Use Cloud Expenditure Calculation Tools to Plan Ahead
An often ignored but a critical way to cut cloud expenses is to plan ahead. If you know what you are going to need over a period of time, and have a consistent growth plan, cloud expenditure calculators will be very useful. You can estimate the costs in advance and compare both pay-as-you-go and reserved instance models. This also would help in budgeting. AWS allows budgeting for specified date range.
Expense calculators can be found for all three major cloud hosting providers, for example:
This Azure calculator allows you to calculate Cloud Total Cost of Ownership on Azure and can be used to easily estimate and compare different resources.
The GCP calculator can be a bit confusing when you want to change a resource and add multiple resources to an instance.
The MSA calculator is quite well organized but too much scrolling up (to select resource) and down (to view estimate) is involved.
How Free is Free?
Almost all vendors offer free trials. Each vendor is trying to outdo the other with captivating offers that are designed to capture your loyalty with a number of free resources, some forever, some for 12 months, and some free dollars to pay for premium resources. As tempting as that looks, there are caveats. Primary being no SLA. The free trials with any vendor are supposed to be for experimental purposes, and should not be used for critical applications like e-commerce stores, or for websites where you need to provide an SLA for your own users.
A sample calculation of a free website on AWS shows that the free tier discount is worth $86.57 per month. But remember that the free tier is only for 12 months. Once you get used to AWS, you would be incurring that amount per month the second year onwards. A high-performance VPS (Virtual Private Server) at a regular host with comparable resources, minus the cloud advantage, might cost less than $40 per month.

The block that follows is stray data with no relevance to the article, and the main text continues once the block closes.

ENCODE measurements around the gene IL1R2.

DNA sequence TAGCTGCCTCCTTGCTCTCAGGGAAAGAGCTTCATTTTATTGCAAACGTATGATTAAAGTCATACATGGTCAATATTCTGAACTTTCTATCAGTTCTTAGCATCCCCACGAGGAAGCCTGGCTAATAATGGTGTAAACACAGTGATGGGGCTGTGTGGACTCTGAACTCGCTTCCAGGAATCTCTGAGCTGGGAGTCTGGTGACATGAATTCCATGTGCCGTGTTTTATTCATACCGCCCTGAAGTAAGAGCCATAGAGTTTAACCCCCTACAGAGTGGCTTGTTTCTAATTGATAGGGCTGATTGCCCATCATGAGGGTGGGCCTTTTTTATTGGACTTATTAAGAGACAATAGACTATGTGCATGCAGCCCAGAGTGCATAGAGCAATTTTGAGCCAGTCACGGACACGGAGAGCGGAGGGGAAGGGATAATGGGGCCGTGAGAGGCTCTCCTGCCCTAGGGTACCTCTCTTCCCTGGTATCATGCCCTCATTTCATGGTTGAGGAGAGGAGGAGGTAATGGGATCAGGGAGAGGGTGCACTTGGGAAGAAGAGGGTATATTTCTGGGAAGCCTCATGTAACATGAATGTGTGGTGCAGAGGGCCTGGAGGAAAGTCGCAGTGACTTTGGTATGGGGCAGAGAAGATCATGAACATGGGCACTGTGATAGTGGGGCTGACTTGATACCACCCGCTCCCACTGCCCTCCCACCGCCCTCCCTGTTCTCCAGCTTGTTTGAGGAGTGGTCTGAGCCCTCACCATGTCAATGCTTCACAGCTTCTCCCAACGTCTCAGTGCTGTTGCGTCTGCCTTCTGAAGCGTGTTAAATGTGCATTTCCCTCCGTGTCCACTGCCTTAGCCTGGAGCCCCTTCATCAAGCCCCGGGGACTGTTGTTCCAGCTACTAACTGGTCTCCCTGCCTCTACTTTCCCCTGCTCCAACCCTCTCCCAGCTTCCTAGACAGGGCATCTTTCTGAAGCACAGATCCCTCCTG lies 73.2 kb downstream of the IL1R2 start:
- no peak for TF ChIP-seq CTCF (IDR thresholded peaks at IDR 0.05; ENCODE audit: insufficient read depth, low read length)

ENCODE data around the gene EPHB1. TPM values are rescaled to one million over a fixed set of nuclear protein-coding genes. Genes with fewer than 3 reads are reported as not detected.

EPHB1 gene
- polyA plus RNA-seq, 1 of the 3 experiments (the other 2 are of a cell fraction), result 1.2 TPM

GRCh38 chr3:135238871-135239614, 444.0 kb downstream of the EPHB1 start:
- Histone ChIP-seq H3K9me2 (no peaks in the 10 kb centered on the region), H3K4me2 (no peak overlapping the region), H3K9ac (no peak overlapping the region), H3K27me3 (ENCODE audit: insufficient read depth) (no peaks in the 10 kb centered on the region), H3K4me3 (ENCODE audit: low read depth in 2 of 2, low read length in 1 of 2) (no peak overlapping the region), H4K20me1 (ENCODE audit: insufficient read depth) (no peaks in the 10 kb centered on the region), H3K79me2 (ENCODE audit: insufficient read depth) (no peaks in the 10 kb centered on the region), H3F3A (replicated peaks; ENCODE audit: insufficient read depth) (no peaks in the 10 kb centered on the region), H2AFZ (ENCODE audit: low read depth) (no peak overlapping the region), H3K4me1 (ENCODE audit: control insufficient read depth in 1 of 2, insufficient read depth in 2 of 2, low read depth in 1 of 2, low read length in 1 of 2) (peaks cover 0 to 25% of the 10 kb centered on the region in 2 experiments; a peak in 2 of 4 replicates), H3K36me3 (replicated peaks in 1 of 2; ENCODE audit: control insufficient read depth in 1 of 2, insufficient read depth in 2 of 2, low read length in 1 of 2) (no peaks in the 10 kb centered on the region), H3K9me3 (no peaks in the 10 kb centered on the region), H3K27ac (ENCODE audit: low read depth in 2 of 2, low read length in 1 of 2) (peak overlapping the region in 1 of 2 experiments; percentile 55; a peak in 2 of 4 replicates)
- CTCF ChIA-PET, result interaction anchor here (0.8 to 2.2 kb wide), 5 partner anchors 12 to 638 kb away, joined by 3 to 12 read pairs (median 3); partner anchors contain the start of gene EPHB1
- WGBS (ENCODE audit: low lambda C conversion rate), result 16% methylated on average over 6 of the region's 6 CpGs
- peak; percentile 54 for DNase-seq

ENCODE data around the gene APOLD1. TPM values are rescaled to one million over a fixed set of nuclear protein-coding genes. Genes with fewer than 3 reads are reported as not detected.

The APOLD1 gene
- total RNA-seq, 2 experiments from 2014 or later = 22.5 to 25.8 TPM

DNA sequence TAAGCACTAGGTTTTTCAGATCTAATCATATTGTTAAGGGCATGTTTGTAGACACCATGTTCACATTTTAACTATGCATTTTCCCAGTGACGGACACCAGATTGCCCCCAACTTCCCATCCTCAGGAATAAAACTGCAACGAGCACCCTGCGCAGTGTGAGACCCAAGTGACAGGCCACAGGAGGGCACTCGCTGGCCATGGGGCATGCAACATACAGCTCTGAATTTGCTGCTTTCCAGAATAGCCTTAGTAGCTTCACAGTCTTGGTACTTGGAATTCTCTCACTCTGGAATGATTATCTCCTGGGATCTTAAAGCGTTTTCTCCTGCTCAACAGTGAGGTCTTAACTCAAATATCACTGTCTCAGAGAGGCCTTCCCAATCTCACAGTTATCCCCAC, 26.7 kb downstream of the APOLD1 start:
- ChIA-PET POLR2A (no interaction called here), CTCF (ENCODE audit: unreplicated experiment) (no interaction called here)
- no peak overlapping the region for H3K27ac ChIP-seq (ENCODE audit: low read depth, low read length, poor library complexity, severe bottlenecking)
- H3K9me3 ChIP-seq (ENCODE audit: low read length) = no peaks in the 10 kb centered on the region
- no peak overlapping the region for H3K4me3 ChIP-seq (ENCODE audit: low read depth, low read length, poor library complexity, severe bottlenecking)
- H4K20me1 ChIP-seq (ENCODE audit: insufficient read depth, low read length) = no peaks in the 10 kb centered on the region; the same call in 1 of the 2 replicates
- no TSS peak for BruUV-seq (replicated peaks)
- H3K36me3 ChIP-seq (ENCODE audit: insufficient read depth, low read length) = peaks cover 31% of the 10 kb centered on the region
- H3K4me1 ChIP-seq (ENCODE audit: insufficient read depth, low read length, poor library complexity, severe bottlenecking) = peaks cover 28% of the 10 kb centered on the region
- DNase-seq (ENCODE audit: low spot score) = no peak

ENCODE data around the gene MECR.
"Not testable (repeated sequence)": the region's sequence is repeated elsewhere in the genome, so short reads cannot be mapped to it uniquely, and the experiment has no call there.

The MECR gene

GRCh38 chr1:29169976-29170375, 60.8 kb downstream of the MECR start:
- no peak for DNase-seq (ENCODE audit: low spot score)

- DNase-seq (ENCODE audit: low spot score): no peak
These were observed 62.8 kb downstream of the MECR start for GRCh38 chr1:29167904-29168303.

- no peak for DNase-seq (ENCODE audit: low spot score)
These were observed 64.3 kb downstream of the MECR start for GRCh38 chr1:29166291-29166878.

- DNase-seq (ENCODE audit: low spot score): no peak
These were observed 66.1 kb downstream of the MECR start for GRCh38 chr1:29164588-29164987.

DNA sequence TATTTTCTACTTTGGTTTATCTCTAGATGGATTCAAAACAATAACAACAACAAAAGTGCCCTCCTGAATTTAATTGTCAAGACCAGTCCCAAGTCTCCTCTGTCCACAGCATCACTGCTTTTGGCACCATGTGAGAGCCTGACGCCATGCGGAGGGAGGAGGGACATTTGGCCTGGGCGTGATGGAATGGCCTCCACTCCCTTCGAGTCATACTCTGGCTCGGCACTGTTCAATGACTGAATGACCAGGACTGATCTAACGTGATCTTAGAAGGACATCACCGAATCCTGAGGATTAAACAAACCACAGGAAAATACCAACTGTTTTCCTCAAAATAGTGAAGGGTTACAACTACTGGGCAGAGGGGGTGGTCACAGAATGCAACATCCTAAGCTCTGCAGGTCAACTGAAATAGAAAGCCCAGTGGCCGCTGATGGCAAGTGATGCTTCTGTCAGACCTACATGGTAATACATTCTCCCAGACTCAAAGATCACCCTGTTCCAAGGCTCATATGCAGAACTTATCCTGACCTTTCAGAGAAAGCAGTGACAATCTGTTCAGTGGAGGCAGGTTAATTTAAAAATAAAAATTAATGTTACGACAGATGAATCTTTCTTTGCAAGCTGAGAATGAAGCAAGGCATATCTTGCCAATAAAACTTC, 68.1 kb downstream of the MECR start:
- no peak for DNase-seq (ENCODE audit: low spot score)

You can launch your website on the GCP with a free credit of $300, which earlier used to expire in two months, is now stretched to 12 months. Some resources are free forever. However free tier has limitations, and there is no SLA (Service Level Agreement). So, running production applications is not recommended.
Microsoft Azure free trial gives you $200 credit for 30 days to explore premium Azure services. Some resources like a basic VM plus disk storage plus sufficient bandwidth are available free for 12 months, and some 25+ services like 10 app services per month, container services, developer tools, application insights etc. are free forever.
Setting Up Your Own Cloud
A number of VPS providers are nowadays offering VPS instances for less than $5 per month. They also have servers at multiple locations on all continents. So, if you are game, you could create a VPC (Virtual Private Cloud) of your own, which might cost less than $50 per month. You would be controlling all the exclusive resources, unlike the cloud host where the resources are controlled by the vendor. You could further reduce this expense by utilizing the free resources of cloud hosts to host non-critical components of your website. That’s a to-do for another day.